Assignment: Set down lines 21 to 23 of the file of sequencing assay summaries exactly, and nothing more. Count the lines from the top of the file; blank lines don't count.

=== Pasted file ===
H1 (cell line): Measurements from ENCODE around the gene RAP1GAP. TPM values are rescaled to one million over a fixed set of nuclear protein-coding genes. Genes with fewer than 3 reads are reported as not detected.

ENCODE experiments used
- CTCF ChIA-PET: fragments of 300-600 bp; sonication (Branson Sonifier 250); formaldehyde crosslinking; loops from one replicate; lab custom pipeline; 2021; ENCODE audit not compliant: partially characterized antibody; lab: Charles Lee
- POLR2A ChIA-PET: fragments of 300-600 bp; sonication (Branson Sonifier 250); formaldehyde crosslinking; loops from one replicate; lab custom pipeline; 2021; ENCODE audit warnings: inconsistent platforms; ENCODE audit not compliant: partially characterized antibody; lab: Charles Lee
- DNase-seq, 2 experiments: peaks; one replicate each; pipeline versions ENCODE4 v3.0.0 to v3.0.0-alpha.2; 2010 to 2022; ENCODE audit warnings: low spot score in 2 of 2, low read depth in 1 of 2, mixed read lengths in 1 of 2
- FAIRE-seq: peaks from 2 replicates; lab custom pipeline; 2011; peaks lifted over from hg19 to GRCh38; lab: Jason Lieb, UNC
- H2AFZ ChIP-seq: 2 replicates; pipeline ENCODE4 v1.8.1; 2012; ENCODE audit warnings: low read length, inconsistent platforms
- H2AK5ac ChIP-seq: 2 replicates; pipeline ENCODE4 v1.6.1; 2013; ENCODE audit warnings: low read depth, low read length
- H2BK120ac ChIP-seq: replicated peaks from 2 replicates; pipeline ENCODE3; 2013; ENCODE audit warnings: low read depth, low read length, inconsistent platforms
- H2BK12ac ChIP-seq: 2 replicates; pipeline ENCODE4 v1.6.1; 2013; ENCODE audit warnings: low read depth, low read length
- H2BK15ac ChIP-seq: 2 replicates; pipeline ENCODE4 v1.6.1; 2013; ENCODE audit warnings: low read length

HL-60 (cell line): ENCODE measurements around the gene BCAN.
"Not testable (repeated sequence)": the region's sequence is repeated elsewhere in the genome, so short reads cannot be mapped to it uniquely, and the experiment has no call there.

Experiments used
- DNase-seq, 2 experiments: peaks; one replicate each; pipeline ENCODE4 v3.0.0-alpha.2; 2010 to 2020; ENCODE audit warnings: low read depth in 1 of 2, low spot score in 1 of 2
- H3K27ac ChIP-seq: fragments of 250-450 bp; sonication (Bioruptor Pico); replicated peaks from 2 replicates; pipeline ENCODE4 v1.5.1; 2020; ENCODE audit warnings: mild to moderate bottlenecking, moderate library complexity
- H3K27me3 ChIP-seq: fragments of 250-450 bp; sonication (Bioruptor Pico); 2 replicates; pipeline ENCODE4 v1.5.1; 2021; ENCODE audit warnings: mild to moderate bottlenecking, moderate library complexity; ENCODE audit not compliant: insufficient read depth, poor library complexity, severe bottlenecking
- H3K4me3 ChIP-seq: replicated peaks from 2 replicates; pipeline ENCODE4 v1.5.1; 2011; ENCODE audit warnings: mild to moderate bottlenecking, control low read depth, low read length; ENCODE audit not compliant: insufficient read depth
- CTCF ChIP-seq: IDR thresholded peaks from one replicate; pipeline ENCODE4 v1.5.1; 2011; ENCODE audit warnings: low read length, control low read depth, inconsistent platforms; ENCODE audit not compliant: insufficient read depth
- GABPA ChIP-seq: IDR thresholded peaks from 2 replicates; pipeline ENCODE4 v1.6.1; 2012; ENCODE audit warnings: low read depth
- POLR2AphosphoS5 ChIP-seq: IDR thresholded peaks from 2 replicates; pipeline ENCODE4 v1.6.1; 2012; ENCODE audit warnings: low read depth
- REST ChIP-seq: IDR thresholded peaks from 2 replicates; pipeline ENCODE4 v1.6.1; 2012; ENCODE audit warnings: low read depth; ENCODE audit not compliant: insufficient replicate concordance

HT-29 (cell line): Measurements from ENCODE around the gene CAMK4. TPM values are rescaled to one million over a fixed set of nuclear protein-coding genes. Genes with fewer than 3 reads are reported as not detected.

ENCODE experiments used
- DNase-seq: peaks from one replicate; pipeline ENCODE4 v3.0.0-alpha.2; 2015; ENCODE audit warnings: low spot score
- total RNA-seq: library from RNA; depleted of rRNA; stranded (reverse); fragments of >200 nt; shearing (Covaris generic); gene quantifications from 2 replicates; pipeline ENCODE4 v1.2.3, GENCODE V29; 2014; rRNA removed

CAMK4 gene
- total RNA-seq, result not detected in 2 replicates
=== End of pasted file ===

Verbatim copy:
- POLR2AphosphoS5 ChIP-seq: IDR thresholded peaks from 2 replicates; pipeline ENCODE4 v1.6.1; 2012; ENCODE audit warnings: low read depth
- REST ChIP-seq: IDR thresholded peaks from 2 replicates; pipeline ENCODE4 v1.6.1; 2012; ENCODE audit warnings: low read depth; ENCODE audit not compliant: insufficient replicate concordance

HT-29 (cell line): Measurements from ENCODE around the gene CAMK4. TPM values are rescaled to one million over a fixed set of nuclear protein-coding genes. Genes with fewer than 3 reads are reported as not detected.